Turkish journalist in US faces arrest warrants over articles, tweets critical of Erdoğan government

Hamit Bilici (C) is seen marching along with other journalists on İstiklal Avenue in İstanbul on October 3, 2015 during a demonstration calling for freedom of the press in Turkey.

An arrest warrant was issued in Turkey for a Turkish journalist who lives in exile in the US over an article he wrote critical of the government of President Recep Tayyip Erdoğan in the aftermath of major graft probes in 2013 that incriminated senior Turkish officials in an Iran sanctions-busting scheme, Nordic Monitor reported.

Hamit (Abdülhamit) Bilici, a 52-year-old veteran journalist, faces two outstanding arrest warrants issued by Turkish courts and has been the subject of nine criminal investigations by prosecutors for his views critical of the Erdoğan government since 2014.

In an indictment filed for dozens of journalists on April 10, 2017, Istanbul public prosecutor İsmet Bozkurt cited the journalist’s several articles and tweets that apparently bothered the Erdoğan government. He submitted them to the court, claiming they were criminal evidence under the country’s anti-terrorism law.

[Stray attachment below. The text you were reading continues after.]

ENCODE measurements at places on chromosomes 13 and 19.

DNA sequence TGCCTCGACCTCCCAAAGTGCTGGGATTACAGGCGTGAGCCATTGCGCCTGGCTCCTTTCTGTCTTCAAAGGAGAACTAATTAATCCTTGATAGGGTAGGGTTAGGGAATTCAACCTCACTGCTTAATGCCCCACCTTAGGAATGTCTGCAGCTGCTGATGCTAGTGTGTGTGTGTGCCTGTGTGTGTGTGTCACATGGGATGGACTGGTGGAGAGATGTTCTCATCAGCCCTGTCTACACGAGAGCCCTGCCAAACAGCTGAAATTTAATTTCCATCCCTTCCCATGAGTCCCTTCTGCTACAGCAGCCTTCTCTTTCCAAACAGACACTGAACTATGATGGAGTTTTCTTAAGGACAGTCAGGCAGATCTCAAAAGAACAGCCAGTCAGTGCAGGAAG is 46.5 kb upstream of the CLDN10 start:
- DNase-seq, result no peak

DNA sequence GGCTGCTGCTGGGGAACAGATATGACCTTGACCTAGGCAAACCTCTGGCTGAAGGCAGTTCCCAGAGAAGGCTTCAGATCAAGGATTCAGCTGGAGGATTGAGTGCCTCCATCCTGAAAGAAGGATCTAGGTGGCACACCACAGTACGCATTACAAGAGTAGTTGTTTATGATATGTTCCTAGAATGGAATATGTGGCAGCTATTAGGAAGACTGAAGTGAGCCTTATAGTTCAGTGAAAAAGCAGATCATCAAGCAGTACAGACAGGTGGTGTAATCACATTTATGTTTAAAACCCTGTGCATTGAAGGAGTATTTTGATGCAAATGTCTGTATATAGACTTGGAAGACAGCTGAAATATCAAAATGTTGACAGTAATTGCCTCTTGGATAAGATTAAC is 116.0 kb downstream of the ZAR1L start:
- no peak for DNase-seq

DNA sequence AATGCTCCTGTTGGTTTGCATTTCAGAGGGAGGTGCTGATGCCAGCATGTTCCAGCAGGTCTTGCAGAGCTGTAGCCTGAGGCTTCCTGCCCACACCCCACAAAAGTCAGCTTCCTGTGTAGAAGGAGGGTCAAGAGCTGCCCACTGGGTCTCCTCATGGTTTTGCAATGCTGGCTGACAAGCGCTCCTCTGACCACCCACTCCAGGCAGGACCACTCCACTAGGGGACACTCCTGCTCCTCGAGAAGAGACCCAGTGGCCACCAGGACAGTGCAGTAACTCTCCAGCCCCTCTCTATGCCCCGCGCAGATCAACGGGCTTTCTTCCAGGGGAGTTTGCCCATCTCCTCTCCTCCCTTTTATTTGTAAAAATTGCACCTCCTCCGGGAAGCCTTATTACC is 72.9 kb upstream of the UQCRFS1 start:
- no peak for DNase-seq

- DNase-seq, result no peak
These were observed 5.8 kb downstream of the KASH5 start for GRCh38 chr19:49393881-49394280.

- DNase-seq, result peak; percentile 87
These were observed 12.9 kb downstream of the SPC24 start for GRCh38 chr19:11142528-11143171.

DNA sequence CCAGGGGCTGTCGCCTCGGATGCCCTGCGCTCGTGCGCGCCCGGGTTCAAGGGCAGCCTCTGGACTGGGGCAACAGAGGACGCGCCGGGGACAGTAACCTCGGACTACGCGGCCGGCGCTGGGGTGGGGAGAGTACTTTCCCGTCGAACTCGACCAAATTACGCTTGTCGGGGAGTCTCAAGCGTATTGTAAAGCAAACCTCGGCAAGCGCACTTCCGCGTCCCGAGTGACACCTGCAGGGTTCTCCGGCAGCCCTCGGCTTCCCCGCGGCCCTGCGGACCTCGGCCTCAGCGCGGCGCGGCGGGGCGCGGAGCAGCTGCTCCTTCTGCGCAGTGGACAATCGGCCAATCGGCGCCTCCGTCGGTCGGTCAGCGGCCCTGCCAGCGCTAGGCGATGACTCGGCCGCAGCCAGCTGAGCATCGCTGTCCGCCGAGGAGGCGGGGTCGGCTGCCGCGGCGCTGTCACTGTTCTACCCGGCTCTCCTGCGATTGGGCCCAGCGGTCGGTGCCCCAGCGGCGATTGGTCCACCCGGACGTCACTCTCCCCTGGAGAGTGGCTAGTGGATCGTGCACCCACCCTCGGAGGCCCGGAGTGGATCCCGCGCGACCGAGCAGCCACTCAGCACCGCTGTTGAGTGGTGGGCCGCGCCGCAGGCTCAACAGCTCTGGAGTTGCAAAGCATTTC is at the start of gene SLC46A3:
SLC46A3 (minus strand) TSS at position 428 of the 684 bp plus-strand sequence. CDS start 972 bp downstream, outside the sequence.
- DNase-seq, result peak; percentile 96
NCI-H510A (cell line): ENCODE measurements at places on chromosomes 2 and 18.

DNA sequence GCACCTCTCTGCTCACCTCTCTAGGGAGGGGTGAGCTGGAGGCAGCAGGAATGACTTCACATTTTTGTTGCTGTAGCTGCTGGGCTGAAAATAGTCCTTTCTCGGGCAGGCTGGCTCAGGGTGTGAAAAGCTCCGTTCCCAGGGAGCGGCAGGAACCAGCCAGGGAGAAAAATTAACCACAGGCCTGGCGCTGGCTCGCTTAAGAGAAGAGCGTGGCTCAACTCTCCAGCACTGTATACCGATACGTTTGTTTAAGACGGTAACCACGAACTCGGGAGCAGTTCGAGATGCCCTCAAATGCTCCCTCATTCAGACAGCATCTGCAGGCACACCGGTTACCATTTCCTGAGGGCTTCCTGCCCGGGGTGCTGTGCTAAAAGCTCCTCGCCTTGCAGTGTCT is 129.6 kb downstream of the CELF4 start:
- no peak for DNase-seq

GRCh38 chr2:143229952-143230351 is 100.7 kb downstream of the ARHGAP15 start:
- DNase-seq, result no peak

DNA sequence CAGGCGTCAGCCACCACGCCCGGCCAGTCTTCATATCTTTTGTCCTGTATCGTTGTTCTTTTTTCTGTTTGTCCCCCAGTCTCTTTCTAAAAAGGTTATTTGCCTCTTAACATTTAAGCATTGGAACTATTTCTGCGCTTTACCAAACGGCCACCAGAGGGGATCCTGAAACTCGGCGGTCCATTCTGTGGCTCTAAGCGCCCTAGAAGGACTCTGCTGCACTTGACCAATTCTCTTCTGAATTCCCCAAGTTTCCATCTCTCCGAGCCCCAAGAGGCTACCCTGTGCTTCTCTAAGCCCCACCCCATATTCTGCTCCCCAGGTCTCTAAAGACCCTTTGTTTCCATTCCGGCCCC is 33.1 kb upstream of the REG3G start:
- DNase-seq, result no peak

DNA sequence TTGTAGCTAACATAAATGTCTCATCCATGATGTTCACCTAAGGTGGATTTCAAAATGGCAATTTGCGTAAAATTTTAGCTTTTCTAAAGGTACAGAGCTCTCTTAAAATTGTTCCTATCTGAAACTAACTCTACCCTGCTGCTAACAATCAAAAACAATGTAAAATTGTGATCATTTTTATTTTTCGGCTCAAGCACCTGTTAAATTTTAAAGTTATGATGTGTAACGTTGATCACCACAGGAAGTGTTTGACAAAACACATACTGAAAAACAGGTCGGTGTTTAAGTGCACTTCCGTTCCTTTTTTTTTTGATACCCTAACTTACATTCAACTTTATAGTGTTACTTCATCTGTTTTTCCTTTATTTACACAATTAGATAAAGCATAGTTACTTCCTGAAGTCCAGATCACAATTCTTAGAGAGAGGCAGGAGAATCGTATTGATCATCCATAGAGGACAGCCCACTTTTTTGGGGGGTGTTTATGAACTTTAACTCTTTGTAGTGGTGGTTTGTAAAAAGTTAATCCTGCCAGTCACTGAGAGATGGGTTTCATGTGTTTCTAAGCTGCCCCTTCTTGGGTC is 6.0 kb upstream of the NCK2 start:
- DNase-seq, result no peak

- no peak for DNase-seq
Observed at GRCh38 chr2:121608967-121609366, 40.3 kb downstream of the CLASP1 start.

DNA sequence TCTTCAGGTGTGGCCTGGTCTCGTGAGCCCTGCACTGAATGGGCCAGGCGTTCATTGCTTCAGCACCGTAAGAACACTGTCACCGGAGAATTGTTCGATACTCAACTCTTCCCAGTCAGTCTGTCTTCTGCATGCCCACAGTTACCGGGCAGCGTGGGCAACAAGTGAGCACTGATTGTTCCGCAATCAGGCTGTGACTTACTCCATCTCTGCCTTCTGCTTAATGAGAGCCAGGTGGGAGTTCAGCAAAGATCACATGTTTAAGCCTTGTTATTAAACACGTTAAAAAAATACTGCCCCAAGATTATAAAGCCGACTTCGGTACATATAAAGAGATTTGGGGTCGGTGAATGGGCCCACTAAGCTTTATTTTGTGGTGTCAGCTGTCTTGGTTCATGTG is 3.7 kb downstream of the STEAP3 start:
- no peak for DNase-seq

One of the articles was published on December 21, 2013 in Zaman, at one time Turkey’s most highly circulated daily, as criminal evidence to support multiple charges leveled against the journalist.

In his opinion piece Bilici criticized the government for trying to undermine corruption probes that incriminated then-prime minister and current President Erdoğan, his family members and his business and political associates.

Citing cases from Germany and the US on how senior officials reacted when they were accused of breaking the law, Bilici said Cabinet ministers and senior officials in Turkey should follow the same path, resign and excuse themselves from official duties for the sake of a through and transparent investigation. “Instead of investigating solid allegations, conspiracies about American and Israeli plots were fabricated [by the government]. While all this was being done, ministers accused of serious offenses remained in their positions,” he wrote in an article titled “I’m ashamed.”


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